Stack Overflow is a community of 4.7 million programmers, just like you, helping each other.

Join them; it only takes a minute:

Sign up
Join the Stack Overflow community to:
  1. Ask programming questions
  2. Answer and help your peers
  3. Get recognized for your expertise

Lets say you have a form which creates a new user. How do you write your Cucumber scenario?


Given I am logged in as admin
When I create a new user
Then I should see "Successfully created user"


Given I am logged in as admin
When I go to Create new user
And I fill in "Name" with "Name111"
And I fill in "Password" with "Password111"
And I press "Create new user"
Then I should see "Successfully created user"

If you choose 1.) where do you document the requirements for a User (A user should have a name and a password). I see that BDD is about behavior but at some point you and the stakeholder have to specify which properties a user should have, don't you?

I'm very new to BDD so I appreciate any advise...

share|improve this question
up vote 13 down vote accepted

You should read Imperative vs Declarative Scenarios.

--Aslak. Creator of Cucumber.

share|improve this answer

The scenarios you've written are fairly low level. Unless you're actually producing secure login functionality to sell, I'd stick to the happy case and unit / manual test the rest. If you don't, you'll create so many scenarios it'll be a maintenance nightmare.

Find out what differentiates the product you're creating from all the similar products, then target that as the value of the scenario. Then it will look like this:

Given Fred is logged in
When Fred <does something>
Then Fred should <get some really differentiating value>
And <something else happens>

Stick to the really high-level capabilities, rather than low-level form-based steps. For instance:

Given there is already a question on BDD and Cucumber
Given Peyote is logged in
When Peyote proposes a question on BDD and Cucumber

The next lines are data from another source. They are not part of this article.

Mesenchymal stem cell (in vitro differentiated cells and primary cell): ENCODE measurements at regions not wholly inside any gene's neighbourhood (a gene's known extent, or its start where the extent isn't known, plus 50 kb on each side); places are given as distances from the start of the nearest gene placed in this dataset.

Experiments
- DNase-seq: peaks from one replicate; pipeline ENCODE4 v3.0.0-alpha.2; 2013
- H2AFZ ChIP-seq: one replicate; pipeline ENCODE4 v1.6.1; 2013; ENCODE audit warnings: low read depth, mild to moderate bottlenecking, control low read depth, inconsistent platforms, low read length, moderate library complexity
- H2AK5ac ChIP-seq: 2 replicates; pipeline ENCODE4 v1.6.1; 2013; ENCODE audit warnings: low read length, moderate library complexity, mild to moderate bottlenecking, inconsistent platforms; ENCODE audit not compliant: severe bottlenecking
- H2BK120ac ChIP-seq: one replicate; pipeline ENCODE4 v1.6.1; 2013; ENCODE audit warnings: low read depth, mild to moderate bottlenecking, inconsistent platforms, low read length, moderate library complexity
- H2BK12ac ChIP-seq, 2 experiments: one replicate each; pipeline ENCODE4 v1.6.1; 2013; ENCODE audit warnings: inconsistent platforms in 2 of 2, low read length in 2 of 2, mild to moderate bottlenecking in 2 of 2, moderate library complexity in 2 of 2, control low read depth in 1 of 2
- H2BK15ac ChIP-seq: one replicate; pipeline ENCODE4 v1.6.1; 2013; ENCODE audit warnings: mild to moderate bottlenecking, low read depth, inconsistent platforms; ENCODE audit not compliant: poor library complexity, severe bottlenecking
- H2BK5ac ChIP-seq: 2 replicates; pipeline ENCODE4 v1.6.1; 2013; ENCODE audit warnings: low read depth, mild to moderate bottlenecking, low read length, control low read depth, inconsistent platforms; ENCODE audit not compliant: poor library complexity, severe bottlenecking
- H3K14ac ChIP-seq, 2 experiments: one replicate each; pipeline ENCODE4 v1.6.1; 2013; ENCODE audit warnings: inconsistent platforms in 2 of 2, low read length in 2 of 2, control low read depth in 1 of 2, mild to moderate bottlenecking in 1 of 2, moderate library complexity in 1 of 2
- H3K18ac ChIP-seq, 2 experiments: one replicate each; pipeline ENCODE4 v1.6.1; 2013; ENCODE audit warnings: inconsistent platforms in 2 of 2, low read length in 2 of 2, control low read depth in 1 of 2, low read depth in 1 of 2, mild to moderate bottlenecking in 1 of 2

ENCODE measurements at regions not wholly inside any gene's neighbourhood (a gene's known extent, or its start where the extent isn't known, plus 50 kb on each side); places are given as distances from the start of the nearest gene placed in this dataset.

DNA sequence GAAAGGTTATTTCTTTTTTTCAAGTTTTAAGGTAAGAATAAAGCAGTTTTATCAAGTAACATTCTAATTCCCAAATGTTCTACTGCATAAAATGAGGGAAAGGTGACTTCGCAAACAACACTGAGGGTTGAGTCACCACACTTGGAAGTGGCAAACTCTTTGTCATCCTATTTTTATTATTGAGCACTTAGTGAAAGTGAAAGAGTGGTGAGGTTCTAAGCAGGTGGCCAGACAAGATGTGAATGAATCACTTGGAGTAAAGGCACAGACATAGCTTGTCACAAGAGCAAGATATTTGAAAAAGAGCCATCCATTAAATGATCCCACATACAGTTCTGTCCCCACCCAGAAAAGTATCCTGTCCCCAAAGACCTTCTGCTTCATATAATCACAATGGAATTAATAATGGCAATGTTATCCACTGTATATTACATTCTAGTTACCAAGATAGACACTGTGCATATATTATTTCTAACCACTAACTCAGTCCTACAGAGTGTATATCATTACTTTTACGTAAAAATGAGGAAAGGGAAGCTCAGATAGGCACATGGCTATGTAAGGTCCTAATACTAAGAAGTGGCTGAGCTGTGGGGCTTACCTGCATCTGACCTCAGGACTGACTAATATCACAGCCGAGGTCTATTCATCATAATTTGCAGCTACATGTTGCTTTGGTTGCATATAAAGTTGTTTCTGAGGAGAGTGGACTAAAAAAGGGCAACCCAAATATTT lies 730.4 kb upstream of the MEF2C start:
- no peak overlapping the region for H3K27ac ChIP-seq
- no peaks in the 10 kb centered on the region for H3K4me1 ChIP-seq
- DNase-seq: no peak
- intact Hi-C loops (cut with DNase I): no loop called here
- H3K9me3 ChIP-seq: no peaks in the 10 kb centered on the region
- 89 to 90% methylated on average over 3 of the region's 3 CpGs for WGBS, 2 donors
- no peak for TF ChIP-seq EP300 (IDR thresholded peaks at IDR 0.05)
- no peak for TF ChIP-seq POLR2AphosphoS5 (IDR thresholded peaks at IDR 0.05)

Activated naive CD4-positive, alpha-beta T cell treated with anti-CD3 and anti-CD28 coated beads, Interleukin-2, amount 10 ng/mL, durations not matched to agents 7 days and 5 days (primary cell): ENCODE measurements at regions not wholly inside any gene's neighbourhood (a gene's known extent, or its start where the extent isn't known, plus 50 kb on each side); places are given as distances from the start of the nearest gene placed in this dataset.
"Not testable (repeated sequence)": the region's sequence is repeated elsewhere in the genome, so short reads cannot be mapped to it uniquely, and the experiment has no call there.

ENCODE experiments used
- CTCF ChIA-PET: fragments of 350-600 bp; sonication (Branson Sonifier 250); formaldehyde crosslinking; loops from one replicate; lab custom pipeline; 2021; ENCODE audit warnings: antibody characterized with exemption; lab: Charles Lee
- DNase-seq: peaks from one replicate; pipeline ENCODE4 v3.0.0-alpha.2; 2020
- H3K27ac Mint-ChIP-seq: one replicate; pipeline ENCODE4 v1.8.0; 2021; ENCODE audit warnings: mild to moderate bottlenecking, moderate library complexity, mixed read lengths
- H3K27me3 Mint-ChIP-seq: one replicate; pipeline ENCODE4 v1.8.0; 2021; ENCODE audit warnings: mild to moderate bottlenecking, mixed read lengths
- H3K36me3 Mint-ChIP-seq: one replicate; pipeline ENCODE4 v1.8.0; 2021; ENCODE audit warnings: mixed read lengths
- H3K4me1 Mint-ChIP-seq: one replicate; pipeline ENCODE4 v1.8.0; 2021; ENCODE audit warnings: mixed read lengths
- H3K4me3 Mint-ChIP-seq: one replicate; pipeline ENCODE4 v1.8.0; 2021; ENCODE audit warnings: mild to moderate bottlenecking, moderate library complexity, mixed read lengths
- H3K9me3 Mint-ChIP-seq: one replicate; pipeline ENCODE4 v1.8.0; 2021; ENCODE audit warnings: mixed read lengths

Then Peyote should see other questions on BDD and Cucumber.

There's a concept called the "Page Paradigm", in which you create a class with all the low-level steps that the page or screen can perform. You can then call those low-level steps on the page from within the higher-level Cucumber step fixtures.

Your business will be much more engaged with scenarios like this. The main purpose of BDD is not to produce automated tests, but to have conversations around the scenarios so that you can find out where you're going wrong and what other options you could consider before you go to the trouble of implementing the code. Automated tests are a nice by-product.

The conversations, and the learning you get by talking through them, are the things which make BDD different from ATDD (Acceptance Test Driven Development). That's why we use language like Example, Scenario, Given, When, Then, Context, Event, Outcome instead of Test, SetUp, TearDown, Act, Arrange, Assert - so we can talk about these with business, BAs and testers in the same language.

See Dan North's article on Deliberate Discovery and the rest of his blog for more, and good luck with the BDD!

share|improve this answer

Either one will work. With #1 you would create a step to handel the filling in of the form. I prefer a hybrid of #1 and #2 because I use Scenario Outlines alot for example:

 Given the following users exist:
   | email             | password        |
   |  | testpassword23  |
   | | notthistime     |
   | | welcomeback     |

  @login @authentication
  Scenario Outline: Authentication
     Given I am on the new user session page
     When I login with "<s_email>" and "<s_password>"
     And I press "Login"
     Then I should see "<s_message>"

    | s_email           | s_password       | s_message                      |
    |  | testpassword23   | Signed in successfully         |
    | | itriedreallyhard | Invalid email or password.     |
    | | testpassword23   | Invalid email or password.     |
share|improve this answer

Your Answer


By posting your answer, you agree to the privacy policy and terms of service.

Not the answer you're looking for? Browse other questions tagged or ask your own question.